Wednesday, April 12, 2017

Cheater Cloth - Geometrical Chintz

Printed patchwork, about 1880.
Probably from the Cacheco Mills.

Wholecloth quilt. Note the diagonal seam.
This was a very successful print at a time
when "patchwork prints" were the fashion.

A business paragraph reprinted in many newspapers
in 1878
"Dry Goods...business continues quiet....Prints are moving slowly, except specialties, such as Turkey reds and patchwork prints, which are in fair request."

The hexagonal print, which textile historian Deborah Kraak found numbered #8896 in
some Cacheco records, was used rather creatively by quiltmakers.

Here it's the focus in a charm quilt from an
online auction.
It's fussy-cut here too in a sampler from the Pat Nickols collection at the Mingei Museum
(Is it a quilt as you go/potholder style construction?)

Most of you know the term potholder style, and might describe the fabric as cheater cloth or faux patchwork. How historically correct those terms are is disputable, but they do communicate.

Other quiltmakers thought the Cacheco patchwork print quite appropriate for a setting fabric.

Going along with the whole Victorian idea of more is better.

Another colorway

Less contrast, but still a bit much.

Here it is as a border.

The best idea may have been as a whole cloth quilt
or a backing.

From the Athol (Massachusetts) 
 Historical Society collection.

And if you didn't have enough---
Faux Patchwork is faux patchwork, I guess. Combine
two of them.

When I wrote Clues in the Calico in 1979 I noted several names for the style. Printed Patchwork seems to be the period name from the late 19th century.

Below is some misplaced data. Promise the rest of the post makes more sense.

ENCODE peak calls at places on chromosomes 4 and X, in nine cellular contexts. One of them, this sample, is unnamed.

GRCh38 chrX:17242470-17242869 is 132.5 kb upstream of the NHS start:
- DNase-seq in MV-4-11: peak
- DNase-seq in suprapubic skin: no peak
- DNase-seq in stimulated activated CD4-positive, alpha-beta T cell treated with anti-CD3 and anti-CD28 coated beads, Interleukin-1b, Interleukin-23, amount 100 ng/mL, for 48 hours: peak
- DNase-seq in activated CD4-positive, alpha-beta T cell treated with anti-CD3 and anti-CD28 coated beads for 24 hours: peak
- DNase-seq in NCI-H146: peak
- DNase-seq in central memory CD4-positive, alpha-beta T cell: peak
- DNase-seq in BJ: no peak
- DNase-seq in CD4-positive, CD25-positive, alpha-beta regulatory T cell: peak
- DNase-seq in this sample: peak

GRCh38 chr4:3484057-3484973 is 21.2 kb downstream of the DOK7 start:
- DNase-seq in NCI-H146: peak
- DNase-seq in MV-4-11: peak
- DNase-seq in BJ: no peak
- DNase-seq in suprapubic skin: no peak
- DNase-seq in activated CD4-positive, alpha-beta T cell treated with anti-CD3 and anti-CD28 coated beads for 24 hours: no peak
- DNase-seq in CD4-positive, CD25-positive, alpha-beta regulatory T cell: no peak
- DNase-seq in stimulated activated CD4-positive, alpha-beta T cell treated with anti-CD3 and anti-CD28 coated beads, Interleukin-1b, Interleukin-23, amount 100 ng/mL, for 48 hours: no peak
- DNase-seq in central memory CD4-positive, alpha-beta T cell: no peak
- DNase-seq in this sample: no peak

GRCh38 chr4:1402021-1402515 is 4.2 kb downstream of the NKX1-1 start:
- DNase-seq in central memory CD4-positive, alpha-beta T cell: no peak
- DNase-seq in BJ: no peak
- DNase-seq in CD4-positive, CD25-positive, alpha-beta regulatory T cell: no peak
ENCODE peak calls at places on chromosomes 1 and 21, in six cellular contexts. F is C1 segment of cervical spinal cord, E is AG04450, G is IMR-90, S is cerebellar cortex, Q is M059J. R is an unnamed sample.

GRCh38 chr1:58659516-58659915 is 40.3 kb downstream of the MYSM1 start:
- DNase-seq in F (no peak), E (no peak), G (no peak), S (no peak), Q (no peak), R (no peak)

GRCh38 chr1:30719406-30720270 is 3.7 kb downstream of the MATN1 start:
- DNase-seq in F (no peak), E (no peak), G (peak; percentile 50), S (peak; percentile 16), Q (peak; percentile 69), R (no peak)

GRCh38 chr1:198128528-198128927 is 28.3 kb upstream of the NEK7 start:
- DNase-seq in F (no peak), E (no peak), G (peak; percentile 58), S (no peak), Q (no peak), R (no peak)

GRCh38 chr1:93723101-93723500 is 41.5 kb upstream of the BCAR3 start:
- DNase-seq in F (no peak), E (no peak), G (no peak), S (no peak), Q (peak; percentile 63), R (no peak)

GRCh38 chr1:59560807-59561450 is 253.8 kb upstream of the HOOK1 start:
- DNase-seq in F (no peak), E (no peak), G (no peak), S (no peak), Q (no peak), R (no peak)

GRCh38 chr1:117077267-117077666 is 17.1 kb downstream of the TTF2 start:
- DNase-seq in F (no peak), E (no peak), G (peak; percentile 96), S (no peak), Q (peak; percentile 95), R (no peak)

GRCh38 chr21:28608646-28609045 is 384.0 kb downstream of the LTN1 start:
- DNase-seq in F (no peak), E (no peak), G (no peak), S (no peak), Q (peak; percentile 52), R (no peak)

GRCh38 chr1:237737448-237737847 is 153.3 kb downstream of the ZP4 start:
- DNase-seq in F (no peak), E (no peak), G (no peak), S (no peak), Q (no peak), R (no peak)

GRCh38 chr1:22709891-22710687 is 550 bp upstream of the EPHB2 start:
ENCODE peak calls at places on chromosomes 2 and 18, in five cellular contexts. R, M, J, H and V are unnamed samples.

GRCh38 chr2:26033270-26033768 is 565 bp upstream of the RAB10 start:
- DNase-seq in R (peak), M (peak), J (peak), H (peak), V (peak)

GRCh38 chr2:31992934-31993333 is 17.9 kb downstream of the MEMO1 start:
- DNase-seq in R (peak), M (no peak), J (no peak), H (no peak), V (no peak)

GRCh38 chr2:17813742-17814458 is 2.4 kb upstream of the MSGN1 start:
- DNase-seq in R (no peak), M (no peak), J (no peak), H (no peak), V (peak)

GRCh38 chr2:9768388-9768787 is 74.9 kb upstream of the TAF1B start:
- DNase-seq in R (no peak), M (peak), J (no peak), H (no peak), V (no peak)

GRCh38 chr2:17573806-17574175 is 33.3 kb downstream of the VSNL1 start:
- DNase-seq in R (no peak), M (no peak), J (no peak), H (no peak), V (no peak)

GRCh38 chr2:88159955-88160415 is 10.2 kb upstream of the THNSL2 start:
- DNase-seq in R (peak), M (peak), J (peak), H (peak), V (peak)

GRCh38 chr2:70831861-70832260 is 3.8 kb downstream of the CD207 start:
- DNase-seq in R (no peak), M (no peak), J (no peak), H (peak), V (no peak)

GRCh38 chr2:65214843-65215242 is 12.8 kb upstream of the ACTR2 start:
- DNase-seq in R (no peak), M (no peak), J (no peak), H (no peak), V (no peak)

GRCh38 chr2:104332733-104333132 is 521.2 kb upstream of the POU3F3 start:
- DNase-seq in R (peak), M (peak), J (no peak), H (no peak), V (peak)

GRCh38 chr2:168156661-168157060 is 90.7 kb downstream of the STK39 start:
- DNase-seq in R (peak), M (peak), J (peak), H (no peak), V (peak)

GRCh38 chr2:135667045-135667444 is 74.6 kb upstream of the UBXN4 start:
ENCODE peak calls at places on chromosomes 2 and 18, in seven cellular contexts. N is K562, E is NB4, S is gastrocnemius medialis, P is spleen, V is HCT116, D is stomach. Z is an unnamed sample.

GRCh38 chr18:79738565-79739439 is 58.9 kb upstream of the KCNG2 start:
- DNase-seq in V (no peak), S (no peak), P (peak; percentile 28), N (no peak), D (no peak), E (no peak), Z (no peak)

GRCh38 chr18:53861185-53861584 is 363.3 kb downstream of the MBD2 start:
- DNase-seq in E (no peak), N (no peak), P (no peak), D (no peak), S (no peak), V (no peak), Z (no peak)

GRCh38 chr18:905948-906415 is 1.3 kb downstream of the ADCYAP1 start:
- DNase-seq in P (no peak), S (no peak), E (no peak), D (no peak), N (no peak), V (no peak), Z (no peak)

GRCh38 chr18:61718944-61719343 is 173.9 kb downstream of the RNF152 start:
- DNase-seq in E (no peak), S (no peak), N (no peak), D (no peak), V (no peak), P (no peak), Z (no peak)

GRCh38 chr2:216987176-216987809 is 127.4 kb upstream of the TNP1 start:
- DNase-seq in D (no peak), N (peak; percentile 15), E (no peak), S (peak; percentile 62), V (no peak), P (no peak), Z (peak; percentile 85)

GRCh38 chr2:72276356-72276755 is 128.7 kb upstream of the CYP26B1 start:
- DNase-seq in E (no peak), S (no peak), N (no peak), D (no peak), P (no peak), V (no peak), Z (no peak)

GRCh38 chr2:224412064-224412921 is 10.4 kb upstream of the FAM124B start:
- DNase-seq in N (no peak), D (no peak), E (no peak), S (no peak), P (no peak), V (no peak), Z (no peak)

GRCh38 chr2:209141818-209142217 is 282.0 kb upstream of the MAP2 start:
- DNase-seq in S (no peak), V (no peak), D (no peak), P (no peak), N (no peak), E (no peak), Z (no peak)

I was wrong 28 years ago about the dates on the style but that's another post another time. They seem to go back to the 18th century in Europe and earlier in the East.

Geometrical Chintz and Faux Patchwork were terms Ruth Finley used in her 1929 book. I haven't found any period references to the name Geometrical Chintz. Finley's Old Patchwork Quilts and the Women Who Made Them is the first publication in which I've been able to find of the term Faux Patchwork.

For Cheater Cloth I was surprised to find a 1910 citation in the industry periodical America's Textile Reporter.

Cheater cloth, 24-27 inches wide 9 cents a yard under ginghams.

Gingham at the time was not narrowed to a woven check. It meant a plain woven, cotton fabric.
That word might actually be Chester cloth but I haven't found any other references to Chester cloth. Or any other period references to cheater cloth for that matter.

See Deborah E. Kraak's "Patchwork Prints in America" in  Uncoverings 2011. The abstract describing the paper is here:

And if you must have some of the hexagon cheater cloth you probably can.
Riley Blake and Penny Rose did a reproduction last year.


  1. Interesting to note how narrow fabrics were. (I know that "broadloom," used to describe carpets, means the looms were about twice as wide as regular looms, e.g. 54".) For people accustomed to 27" the development of 36"-wide must have seemed huge. (Was that in the 1930's?
    Or earlier?) When I made my own clothing (starting in the late 60's and through the early 90's when I threw my lot to quiltmaking) patterns gave yardage requirements for 44/45" but also 36" (and sometimes 54/56" for suits and coats that would use wool).

    I have a lot of vintage fabric that's 36" wide. When did that width replace 27"?

  2. I don't know that it was standardized before the 1970s, but the 45" width is now the standard. If you read the old catalogs the widths varied, probably depending on when the mill bought their machinery.

  3. I also think that price list does say cheater. Comparing to the other words, the "s" blobs seem to be more solid, and the "a" blobs have a similar little light dot in the loop and slight left slant.

  4. You often mention "Cacheco." Do you mean Cocheco Printworks of Dover, New Hampshire?

  5. Patricia - yes I do. I should explain it more.

  6. I love cheater prints whatever the true term should be. I used cheater reproductions on the backs of my most recent "potholder" style quilt and it makes the back almost as much fun as the front. And yes, Pat's quilt is a potholder quilt. Or at least that is what "Potholder Pam" Weeks says. I would love to see that one in person. Thanks for another great post.